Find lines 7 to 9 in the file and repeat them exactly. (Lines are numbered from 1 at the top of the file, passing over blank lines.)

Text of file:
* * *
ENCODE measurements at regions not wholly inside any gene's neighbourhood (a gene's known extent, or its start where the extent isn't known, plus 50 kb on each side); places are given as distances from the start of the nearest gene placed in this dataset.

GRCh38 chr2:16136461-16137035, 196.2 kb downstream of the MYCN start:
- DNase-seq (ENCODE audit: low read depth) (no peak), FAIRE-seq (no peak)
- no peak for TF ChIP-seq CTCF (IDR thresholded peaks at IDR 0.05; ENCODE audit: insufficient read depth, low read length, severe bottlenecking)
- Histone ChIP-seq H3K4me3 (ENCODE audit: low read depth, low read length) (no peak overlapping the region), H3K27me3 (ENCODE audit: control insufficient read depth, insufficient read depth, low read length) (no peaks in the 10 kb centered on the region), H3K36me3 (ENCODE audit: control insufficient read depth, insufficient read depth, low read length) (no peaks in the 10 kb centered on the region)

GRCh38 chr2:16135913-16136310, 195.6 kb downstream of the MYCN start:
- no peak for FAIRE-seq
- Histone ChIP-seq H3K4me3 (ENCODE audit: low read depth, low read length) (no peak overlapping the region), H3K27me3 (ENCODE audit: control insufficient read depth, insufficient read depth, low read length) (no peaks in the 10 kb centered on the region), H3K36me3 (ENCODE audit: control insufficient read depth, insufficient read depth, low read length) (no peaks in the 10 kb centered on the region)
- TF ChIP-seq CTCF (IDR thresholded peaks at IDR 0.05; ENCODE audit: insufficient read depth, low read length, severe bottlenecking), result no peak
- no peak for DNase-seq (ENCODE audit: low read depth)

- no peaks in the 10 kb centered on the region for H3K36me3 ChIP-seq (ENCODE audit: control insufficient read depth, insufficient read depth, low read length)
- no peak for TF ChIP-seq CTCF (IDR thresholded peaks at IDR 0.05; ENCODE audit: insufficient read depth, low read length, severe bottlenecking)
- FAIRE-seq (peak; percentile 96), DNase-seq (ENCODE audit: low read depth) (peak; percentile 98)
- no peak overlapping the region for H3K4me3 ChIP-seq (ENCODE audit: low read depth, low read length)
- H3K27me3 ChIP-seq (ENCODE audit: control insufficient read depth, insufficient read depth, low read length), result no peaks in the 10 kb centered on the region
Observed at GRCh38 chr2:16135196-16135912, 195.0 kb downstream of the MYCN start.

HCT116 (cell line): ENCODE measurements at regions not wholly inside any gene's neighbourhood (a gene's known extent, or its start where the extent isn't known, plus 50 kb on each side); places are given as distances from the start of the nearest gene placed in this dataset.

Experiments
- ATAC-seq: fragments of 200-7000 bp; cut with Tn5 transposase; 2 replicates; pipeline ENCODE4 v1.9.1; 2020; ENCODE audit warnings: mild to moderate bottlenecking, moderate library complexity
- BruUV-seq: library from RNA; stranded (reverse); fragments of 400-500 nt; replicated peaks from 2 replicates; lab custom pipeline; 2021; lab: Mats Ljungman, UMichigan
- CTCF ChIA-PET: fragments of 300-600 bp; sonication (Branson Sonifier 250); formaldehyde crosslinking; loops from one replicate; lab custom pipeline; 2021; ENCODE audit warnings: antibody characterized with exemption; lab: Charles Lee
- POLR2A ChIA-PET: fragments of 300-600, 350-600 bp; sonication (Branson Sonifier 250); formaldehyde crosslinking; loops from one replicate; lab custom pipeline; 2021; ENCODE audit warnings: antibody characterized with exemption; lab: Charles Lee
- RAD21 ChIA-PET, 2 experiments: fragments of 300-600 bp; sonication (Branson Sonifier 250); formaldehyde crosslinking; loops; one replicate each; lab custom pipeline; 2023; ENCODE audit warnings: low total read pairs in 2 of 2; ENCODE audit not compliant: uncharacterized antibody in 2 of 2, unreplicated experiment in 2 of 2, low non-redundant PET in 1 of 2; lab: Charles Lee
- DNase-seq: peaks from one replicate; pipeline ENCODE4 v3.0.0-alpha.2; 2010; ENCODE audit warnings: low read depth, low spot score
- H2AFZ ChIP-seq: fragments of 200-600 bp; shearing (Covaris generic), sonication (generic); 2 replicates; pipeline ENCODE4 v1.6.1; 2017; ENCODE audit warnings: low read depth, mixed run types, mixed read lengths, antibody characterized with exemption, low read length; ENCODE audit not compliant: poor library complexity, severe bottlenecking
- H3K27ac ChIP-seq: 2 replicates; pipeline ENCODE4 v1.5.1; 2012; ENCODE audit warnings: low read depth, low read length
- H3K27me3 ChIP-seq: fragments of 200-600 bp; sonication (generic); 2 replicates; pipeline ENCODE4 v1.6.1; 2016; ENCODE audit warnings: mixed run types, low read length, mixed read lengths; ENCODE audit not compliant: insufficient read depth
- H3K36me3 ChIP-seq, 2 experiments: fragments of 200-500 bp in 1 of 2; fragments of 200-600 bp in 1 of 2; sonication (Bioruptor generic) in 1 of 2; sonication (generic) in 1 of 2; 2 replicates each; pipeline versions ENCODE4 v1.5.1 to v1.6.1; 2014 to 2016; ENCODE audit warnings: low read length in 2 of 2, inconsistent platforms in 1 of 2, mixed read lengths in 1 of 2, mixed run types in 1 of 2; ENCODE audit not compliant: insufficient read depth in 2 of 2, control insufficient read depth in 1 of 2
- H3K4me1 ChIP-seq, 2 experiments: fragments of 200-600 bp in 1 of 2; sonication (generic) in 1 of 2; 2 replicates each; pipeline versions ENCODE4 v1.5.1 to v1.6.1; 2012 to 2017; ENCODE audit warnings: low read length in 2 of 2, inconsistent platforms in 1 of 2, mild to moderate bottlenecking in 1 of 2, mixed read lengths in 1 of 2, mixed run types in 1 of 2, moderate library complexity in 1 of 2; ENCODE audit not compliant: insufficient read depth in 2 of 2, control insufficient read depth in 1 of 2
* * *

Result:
- no peak for FAIRE-seq
- Histone ChIP-seq H3K4me3 (ENCODE audit: low read depth, low read length) (no peak overlapping the region), H3K27me3 (ENCODE audit: control insufficient read depth, insufficient read depth, low read length) (no peaks in the 10 kb centered on the region), H3K36me3 (ENCODE audit: control insufficient read depth, insufficient read depth, low read length) (no peaks in the 10 kb centered on the region)
- TF ChIP-seq CTCF (IDR thresholded peaks at IDR 0.05; ENCODE audit: insufficient read depth, low read length, severe bottlenecking), result no peak